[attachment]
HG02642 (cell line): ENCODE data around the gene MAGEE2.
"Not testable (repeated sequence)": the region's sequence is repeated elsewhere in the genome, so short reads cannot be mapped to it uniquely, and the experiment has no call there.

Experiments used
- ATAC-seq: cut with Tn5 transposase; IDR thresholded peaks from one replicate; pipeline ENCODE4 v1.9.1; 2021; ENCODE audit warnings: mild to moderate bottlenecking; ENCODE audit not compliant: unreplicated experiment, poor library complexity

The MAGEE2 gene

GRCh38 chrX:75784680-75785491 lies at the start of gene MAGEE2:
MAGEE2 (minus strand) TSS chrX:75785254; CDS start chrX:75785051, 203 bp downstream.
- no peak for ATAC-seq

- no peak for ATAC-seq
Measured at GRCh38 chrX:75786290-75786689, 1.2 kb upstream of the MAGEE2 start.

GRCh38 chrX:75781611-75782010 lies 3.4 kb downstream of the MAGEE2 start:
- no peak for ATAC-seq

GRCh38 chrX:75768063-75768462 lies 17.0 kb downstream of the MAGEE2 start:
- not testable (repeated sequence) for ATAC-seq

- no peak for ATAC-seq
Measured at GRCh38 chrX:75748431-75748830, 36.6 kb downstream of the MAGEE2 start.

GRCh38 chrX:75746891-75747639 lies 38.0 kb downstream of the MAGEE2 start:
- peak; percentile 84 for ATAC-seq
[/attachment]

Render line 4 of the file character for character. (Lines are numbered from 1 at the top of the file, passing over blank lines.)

- ATAC-seq: cut with Tn5 transposase; IDR thresholded peaks from one replicate; pipeline ENCODE4 v1.9.1; 2021; ENCODE audit warnings: mild to moderate bottlenecking; ENCODE audit not compliant: unreplicated experiment, poor library complexity